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Luke Jennings, author of the Killing Eve series has joined us as our Book Doctor ahead of Father's Day. Luke has picked five questions – sent in by Caboodlers just like you – to answer. All five Caboodlers will each receive a £15/€20 National Book Token to pick their next read.Got a bookish bothering of your own? Send your questions in and if we pick yours for the attention of our future Book Doctors, you’ll get a National Book Token!
Katie, I would recommend Helen Fitzgerald, who is originally from Australia but has been living in Scotland for 20 years, and writes pitch-dark and mordantly funny psychological crime fiction. Try Bloody Women, or Worst Case Scenario, both precisely located in the Scottish psyche and landscape. Not quite the same as Rankin, but cracking stuff.
Rachel, I've recommended James Hamilton-Paterson's comic trilogy to another reader (he's contemporary British literature's best kept secret, in my opinion), but your father might enjoy H-P's resonantly brilliant Gerontius, about a voyage made in late life by the composer Edward Elgar to Manaus, on the river Amazon. I found it an unforgettable read, a meditation on the English character imbued with music and melancholy.
Victoria, I would recommend three of the great golden age female detective novelists. The best known is Dorothy L Sayers, creator of the amateur detective Lord Peter Wimsey. Try the wonderfully atmospheric The Nine Tailors. Then there's Margery Allingham, whose Tiger in the Smoke is a must-read. Less well known today, but an unalloyed joy, are the novels of Christianna Brand. Start with Green for Danger. All three authors were prolific, and should keep you busy for some time!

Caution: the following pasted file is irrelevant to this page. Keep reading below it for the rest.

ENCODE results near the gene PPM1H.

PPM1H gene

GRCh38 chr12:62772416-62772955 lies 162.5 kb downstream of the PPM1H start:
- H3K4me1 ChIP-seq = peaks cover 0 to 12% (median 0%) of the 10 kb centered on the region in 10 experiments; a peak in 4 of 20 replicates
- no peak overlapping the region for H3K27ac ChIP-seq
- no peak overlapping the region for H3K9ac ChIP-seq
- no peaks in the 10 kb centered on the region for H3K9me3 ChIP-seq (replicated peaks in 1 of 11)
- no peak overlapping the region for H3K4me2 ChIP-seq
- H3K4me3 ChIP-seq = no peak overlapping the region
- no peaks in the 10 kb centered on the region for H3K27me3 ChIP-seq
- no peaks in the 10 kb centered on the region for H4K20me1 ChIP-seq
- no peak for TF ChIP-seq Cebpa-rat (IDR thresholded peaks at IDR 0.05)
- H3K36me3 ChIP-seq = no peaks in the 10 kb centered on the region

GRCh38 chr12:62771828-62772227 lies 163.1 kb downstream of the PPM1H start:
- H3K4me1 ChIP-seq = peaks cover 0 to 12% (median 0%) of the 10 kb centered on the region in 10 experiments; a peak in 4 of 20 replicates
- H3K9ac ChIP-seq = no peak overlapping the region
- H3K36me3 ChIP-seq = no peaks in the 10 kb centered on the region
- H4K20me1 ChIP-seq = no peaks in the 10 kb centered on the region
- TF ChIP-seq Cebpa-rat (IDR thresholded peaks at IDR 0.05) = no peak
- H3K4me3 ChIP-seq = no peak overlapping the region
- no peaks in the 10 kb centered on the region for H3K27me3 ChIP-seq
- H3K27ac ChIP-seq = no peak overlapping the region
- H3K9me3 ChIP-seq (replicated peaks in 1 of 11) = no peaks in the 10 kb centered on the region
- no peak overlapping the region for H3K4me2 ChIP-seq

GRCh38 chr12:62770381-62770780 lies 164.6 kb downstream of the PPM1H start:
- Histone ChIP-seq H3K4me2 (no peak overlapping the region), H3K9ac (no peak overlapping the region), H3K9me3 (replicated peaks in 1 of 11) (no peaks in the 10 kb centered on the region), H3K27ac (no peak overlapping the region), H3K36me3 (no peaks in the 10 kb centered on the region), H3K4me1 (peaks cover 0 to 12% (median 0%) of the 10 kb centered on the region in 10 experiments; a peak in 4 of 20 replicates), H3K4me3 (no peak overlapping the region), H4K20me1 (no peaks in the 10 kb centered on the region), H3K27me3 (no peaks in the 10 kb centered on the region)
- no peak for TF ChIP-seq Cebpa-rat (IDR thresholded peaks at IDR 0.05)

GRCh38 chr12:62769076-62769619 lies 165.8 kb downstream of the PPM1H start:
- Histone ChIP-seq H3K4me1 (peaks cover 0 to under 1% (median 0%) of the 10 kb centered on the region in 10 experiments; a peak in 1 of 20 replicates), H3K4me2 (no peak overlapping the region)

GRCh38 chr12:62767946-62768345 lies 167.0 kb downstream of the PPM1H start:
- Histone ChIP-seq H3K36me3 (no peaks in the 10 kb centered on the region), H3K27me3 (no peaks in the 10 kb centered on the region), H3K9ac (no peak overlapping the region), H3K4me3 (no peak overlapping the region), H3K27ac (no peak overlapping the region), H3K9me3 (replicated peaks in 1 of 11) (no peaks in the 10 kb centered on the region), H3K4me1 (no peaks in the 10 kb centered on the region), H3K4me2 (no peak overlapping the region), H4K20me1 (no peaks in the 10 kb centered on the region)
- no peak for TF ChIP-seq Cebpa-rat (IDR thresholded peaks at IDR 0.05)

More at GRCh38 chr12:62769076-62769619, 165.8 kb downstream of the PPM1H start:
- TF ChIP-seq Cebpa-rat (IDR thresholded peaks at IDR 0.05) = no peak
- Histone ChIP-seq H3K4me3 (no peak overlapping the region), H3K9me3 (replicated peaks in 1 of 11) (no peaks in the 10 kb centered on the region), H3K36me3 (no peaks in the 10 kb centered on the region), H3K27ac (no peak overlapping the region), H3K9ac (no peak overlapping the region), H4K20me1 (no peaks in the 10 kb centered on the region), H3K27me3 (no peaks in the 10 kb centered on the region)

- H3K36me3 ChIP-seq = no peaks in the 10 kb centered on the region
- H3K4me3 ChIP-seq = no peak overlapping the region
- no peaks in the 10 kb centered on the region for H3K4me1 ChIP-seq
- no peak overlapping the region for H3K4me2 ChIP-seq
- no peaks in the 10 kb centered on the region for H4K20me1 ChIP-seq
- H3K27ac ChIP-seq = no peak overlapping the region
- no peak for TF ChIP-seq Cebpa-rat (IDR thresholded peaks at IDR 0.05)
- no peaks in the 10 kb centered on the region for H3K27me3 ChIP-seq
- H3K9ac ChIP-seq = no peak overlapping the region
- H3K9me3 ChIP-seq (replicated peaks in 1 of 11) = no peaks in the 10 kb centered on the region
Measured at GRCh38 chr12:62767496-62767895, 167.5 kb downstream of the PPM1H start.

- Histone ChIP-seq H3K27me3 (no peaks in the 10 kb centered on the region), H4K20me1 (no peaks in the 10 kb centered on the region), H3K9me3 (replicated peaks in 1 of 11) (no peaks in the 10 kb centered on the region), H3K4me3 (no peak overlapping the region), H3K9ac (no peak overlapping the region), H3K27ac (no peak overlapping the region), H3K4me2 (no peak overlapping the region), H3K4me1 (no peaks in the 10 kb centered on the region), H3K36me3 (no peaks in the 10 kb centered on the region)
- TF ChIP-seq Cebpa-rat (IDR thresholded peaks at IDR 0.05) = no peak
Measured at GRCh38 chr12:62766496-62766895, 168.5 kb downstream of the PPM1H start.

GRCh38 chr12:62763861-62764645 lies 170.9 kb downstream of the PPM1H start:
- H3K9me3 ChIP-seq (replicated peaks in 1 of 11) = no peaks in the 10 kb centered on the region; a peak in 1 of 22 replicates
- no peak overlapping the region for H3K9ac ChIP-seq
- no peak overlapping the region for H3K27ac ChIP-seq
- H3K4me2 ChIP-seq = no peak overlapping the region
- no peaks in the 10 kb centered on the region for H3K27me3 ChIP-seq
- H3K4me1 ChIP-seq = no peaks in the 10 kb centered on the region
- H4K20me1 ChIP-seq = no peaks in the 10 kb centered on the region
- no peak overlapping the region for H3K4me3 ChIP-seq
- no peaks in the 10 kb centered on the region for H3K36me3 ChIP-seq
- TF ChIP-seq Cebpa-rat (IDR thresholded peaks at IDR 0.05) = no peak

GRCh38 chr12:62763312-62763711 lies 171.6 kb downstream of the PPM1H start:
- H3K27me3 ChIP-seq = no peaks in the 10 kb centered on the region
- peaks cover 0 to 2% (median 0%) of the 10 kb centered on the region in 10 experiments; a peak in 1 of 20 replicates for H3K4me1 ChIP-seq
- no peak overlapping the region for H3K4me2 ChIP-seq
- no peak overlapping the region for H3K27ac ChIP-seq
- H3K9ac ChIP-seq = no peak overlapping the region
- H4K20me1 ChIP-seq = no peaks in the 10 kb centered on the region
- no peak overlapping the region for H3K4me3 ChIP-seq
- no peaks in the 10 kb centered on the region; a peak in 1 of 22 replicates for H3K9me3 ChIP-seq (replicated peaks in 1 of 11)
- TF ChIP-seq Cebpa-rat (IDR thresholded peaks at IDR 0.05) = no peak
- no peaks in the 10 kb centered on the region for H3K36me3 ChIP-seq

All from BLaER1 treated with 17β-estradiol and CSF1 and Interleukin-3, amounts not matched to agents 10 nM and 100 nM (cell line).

Jon, try James Hamilton-Paterson's outrageously funny trilogy Cooking with Fernet Branca, Amazing Disgrace, and Rancid Pansies. The central character is the louche Gerald Samper, a ghost-writer and second-rate hack who is convinced, in the teeth of the evidence, that he is a great chef. A scene involving field-mouse vol-au-vent had me weeping with laughter on the bus, so be warned!
David, you can't go wrong with Midnight's Children, a dazzling firework display of a novel, set in India in the years following independence from Britain. The book can be enjoyed on so many levels. The inventive language is a joy, as is the way Rushdie deploys magic and allegory to create a kind of present day Arabian Nights. And you'd be hard pushed to find a more vivid portrait of India itself.
On the run together, Eve Polastri and the psychopathic Villanelle take refuge in the underworld of St Petersburg. But the Twelve are closing in, as are the Russian security services. As the chess-game intensifies, and the grip of winter tightens, the couple are drawn into a nightmare realm of conspiracy and murder.
Die For Me is a fast-paced, sophisticated thriller but also a poignant tale of love and erotic obsession. As the action races towards its shattering conclusion, can Eve and Villanelle learn to fully trust each other or will their differences destroy them?
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